Greensburg Daily News, Greensburg, IN

November 27, 2013

What was the big news 150 years ago?

By Pat Smith
Daily News

---- — A word before this week’s column - please note that you are invited to the First Presbyterian Church on the Square Dec. 8.

Alice Goddard was church organist there for 18 years and never missed a Wednesday evening to practice with the choir. Her dedication to the church love of music has led her sons Steve, Phillip and Alan to establish Carillon Bells in her honor. The bells will ring for the first time Sunday, Dec. 8, before the worship service at 10:30 a.m. A reception will take place in the Memorial Room following the church service and the plaque, given by her family, will ring again after the dedication. You will be welcome.

The Military Times loaned by Tom Imel of the American Legion is about the Battle of Gettysburg (July 1 – July 3, 1863). A few short news stories about world current affairs are included. Some were about countries that are still in the news.

Big news 150 years ago was that people could mail letters to the Ottoman Empire’s territories in Iraq. Mail could be sent to Baghdad, Basra, Mosul and Kirkuk (also known as the Turkish Empire.) As usual, there had been “sporadic fighting between the tribes in the area.”

Prince Gojong had been declared the 26th ruler of Korea’s Joseon Dynasty at the age of 10. Korea was an independent territory of China and had been ruled by the Joseons for more than five centuries. U.S. relations with Korea had “cracked open” in 1853 when the gunboat South America made a port call. Washington was interested in expanding trade to Asia and would probably make another port call when the ‘War between the States was over.’

Dost Mohammad Khan, the Emir of Afghanistan, died and his son, Sher Ali Khan assumed the throne. Mohammad had been trying to reunite the war torn country since the British withdrew in the 1840s after their invasion failed to tame the region.

An Army surgeon told about the men faking various maladies to secure exemption from duty. The term “malingerer,” had been the term in use to indicate one of the pseudo-sick men. The new term was “dead beat,” borrowed from the Bowery district. The doctor said the use of the new term had almost reached the dignity of “skedaddle.” (I don’t know if that was a joke.)

The trial of Brigham Young had been adjourned without taking action following his arrest for polygamy. “Young, former governor of the Utah territory and spiritual leader of the Latter-day Saints movement, allegedly has dozens of wives.”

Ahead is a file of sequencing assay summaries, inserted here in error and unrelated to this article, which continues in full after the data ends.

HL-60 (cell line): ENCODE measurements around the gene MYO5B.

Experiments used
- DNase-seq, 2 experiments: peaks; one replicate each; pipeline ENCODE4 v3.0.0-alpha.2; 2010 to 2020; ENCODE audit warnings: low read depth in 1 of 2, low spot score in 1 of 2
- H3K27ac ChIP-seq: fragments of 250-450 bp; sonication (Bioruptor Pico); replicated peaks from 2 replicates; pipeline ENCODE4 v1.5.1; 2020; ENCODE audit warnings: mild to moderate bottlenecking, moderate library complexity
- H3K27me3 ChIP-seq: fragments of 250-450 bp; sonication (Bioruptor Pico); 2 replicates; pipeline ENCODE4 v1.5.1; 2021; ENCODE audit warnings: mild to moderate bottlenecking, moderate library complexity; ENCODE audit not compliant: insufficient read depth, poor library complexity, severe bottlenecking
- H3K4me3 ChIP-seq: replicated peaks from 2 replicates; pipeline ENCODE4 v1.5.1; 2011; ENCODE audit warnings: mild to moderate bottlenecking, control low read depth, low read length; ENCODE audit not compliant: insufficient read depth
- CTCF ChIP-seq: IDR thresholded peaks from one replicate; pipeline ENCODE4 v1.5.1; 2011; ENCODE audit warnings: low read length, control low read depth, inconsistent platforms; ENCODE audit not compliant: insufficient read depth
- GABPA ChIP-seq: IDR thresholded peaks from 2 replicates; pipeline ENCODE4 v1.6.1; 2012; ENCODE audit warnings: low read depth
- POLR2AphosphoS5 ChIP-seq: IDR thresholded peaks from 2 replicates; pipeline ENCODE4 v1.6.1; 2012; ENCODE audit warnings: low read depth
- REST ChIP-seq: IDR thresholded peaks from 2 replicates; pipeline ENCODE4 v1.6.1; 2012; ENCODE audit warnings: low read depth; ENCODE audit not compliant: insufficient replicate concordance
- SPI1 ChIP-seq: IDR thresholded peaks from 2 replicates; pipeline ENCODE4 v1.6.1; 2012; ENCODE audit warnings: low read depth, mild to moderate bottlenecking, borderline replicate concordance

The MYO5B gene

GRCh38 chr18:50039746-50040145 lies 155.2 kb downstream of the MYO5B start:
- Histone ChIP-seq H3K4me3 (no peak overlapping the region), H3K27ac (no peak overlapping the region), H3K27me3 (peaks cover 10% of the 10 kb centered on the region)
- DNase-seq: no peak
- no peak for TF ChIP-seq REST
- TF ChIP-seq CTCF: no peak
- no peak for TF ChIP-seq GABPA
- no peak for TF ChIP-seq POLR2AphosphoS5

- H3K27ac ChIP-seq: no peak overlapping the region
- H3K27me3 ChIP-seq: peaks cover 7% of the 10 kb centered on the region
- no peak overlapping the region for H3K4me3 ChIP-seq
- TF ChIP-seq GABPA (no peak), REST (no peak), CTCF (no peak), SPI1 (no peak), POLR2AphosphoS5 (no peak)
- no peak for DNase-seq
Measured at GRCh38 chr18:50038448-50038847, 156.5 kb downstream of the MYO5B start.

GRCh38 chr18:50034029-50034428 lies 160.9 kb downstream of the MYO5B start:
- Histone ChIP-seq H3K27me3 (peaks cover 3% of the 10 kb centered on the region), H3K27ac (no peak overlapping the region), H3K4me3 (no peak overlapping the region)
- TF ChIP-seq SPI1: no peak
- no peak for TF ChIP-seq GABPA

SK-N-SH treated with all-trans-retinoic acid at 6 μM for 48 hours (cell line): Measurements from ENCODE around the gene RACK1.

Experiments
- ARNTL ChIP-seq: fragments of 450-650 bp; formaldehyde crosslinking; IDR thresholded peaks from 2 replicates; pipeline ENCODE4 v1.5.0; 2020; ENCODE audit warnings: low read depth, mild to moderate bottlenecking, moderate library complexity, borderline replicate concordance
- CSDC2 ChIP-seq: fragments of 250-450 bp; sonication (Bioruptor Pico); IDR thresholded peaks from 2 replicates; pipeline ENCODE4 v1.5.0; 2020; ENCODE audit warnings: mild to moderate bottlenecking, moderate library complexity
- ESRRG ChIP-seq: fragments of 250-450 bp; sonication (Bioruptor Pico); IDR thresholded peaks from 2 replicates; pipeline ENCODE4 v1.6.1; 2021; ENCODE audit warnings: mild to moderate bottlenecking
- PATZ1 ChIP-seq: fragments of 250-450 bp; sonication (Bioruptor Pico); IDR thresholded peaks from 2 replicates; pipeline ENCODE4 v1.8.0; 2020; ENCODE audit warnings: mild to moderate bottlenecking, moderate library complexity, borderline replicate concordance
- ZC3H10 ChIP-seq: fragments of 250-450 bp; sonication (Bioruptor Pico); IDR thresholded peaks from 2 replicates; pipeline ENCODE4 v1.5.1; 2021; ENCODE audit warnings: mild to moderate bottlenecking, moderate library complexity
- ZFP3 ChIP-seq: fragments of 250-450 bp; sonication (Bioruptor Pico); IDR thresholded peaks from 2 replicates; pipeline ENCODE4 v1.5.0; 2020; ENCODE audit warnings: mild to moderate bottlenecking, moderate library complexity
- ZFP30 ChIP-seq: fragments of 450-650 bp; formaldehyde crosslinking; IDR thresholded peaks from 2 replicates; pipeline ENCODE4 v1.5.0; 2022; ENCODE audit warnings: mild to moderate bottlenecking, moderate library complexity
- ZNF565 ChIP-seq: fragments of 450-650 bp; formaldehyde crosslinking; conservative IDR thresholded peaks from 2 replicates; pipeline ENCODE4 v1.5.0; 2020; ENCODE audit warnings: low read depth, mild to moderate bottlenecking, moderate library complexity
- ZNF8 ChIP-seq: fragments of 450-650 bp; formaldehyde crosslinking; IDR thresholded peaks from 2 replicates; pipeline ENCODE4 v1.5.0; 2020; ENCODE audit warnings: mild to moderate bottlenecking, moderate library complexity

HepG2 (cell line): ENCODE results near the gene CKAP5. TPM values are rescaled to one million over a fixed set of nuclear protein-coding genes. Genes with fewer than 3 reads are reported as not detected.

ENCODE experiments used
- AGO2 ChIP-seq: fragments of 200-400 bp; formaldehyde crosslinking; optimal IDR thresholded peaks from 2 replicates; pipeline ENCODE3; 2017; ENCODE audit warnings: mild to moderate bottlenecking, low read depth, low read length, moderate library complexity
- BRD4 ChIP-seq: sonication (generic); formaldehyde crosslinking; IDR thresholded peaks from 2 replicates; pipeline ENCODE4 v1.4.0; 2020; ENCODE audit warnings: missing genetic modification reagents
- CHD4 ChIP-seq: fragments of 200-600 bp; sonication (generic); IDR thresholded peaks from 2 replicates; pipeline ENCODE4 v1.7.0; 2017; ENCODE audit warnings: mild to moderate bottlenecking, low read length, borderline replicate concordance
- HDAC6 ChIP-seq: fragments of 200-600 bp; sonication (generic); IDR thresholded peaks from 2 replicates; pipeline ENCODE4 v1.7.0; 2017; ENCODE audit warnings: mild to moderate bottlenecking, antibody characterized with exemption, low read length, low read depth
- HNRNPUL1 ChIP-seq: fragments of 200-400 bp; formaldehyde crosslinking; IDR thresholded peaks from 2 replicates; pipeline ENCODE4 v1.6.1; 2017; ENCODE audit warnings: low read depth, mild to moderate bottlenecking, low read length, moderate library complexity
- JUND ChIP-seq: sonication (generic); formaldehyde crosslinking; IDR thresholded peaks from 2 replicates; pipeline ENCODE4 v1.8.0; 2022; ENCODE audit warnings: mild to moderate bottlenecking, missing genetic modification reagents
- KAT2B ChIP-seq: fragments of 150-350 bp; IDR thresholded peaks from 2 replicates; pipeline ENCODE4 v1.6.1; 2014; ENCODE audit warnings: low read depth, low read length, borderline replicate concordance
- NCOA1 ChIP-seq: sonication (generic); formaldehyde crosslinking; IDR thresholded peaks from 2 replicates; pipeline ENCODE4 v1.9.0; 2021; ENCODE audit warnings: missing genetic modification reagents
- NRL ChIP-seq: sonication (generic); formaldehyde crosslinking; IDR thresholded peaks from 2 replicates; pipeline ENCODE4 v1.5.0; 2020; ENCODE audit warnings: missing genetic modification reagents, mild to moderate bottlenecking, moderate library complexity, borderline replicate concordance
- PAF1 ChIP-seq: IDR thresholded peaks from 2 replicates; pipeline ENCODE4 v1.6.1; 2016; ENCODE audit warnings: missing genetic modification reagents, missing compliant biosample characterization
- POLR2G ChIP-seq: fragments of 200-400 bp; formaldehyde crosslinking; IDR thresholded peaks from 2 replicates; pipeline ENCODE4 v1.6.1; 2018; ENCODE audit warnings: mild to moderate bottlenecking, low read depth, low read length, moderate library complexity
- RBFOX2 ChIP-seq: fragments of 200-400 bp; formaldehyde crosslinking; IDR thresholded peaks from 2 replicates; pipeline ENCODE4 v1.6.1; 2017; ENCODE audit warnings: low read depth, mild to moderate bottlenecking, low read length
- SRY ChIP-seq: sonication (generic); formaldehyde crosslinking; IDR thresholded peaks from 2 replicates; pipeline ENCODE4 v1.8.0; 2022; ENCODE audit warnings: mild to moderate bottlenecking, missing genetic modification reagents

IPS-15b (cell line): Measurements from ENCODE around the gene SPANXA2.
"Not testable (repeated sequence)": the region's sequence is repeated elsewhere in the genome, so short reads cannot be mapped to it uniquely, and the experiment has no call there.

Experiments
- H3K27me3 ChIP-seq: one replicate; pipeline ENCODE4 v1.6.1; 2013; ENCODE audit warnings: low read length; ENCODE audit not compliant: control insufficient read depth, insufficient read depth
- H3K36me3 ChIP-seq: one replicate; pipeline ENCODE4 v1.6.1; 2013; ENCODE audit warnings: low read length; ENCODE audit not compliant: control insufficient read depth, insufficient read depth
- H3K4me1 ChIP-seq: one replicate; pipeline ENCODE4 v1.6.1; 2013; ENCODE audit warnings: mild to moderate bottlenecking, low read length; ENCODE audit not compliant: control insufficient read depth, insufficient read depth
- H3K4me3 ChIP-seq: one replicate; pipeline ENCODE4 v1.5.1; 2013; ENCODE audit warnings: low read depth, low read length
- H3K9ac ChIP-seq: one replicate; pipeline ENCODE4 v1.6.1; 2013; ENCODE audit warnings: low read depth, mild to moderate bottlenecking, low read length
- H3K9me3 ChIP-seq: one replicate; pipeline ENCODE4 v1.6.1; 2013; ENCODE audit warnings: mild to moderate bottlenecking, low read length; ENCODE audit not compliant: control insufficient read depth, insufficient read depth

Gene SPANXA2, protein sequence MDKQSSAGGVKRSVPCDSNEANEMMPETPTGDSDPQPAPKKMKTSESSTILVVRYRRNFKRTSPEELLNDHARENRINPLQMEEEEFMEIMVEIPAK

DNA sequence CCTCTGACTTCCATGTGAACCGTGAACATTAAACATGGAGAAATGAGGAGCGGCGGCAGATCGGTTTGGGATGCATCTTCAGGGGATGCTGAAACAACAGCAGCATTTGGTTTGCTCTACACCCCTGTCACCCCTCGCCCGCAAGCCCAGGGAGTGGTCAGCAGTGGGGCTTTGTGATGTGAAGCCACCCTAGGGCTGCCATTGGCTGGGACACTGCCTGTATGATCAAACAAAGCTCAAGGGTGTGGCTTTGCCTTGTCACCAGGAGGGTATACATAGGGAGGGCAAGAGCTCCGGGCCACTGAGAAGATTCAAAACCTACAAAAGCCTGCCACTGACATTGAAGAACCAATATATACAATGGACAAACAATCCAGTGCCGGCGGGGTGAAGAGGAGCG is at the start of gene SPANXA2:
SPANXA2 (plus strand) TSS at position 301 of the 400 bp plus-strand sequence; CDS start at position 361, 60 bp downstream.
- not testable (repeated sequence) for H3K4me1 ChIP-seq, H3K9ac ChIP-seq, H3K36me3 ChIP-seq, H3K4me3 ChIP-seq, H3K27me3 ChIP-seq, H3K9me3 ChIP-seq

One grave at Gettysburg is for a Decatur County man. The 1990 book “Lest We Forget,” compiled by Bill Ford and the F W states that William T. Ryland of Co. G, 7th Infantry, was killed on the last day, July 3, 1863 in action at Gettysburg (body not recovered.)

A paper read at the April 19, 1895 meeting of the Pap Thomas Post, No. 5, Grand Army of the Republic about the 7th Infantry’s Co. F states “William T. Ryland, private, better known here at ‘Tom Watson,’ was killed July 2, 1863.” No reason given why he was known by another name. The 7th Indiana was to guard the corps trains until relieved by another regiment. Colonel Grover got a bit impatient when the regiment didn’t show and decided to leave for the front anyway. Then while they were on their way to the front the word came about the battle at Gettysburg and they marched off to fight there. They got to the battlefield in the early evening. They were assigned to a site and got right into the battle.

Company F of the 7th Indiana Volunteer Infantry Regiment had 437 men on the Gettysburg field on July 3. Two were killed in battle, five were wounded and three were missing. Col. Grover was later brought before a court martial for abandoning his post guarding the trains, but was exonerated.

That book “The Civil War Begins: Recollections of three soldiers of the Seventh Indiana Volunteer Infantry Regiment,” was edited with an introduction by Calvin D. Davis in 2011. It contains the recollections of Assistant Surgeon G.W.H Kemper (1898), First Lieutenant Orville Thomson (1895) and Captain Alexander Pattison (1882.) The Historical Society’s Museum on N. Franklin has the book.

At least 2,200 men from Indiana fought at Gettysburg, 522 men from Indiana were casualties and many among the first casualties. Today there are monuments for each regiment that fought there. In addition, there is a monument dedicated to all Indiana men who fought there. It’s made of Barre Granite from Vermont and Indiana limestone.